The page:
A large percentage of athletes consumed vitamin or mineral supplements and there was an association with motivation for enhanced performance; however, as with health-related reasons, the conventional thinking is that vitamin and mineral supplements will not improve performance, except in the case of a deficiency, illness or restricted food intake . Vitamin-enriched waters were also associated with performance reasons, however, are unlikely to benefit athletes if dietary intakes are adequate and concerns have been raised regarding the added sugars in some vitamin-enriched water options. Protein powders and various amino acid products were commonly reported in athletes looking to improve performance, a finding supported by others [7, 18]. These products are frequently advertised to increase muscle mass and performance , indicating some level of congruence between the performance goals and supplement choice. Protein supplementation has been found to improve muscle hypertrophy and strength, as well as aerobic and anaerobic power, when combined with appropriate training , conversely, less support exists for potential benefits with recovery of muscle function, muscle soreness, and muscle damage .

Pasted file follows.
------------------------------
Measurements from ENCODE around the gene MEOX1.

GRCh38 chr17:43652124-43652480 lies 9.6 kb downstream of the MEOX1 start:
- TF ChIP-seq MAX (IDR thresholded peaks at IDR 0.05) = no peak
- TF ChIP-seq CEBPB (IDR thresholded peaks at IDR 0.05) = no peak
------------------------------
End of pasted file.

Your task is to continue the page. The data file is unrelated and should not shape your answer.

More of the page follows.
Energy drink consumption was also positively associated with performance reasons, notably “increase energy” and “muscle mass/strength” in these athletes. Energy drinks may improve neuromuscular performance, delay central nervous system fatigue, and increase endurance performance [21, 22], however, the optimal dose and their potential superiority to a sport drink is unclear. Furthermore, there are concerns with energy drinks as a hydration choice, in those who are not habituated, as they may increase water and sodium losses and have a mild thermogenic effect . Other potential side effects include: increased sugar intakes, gastrointestinal problems, tachycardia, anxiety, headaches and insomnia [21, 22]. In general, energy drinks are contraindicated for those under the age of 18 years and their consumption should be discouraged except in very specific circumstances and under parental guidance [22–24]. Creatine supplementation was associated with “muscle mass/strength”, “endurance”, and “overall athletic performance”; indeed there is evidence to suggest creatine may be efficacious in enhancing muscle hypertrophy and performance in short, high-intensity activities, however, the majority of the research has been conducted in adult males . Younger athletes could benefit from creatine supplementation, as their ability to regenerate high energy phosphates is reduced; nonetheless, the International Society of Sports Nutrition only deems creatine supplementation acceptable if the athlete is past puberty, competing at a high level, has parental approval, is supervised by a qualified professional, and uses an appropriate dose [25, 26].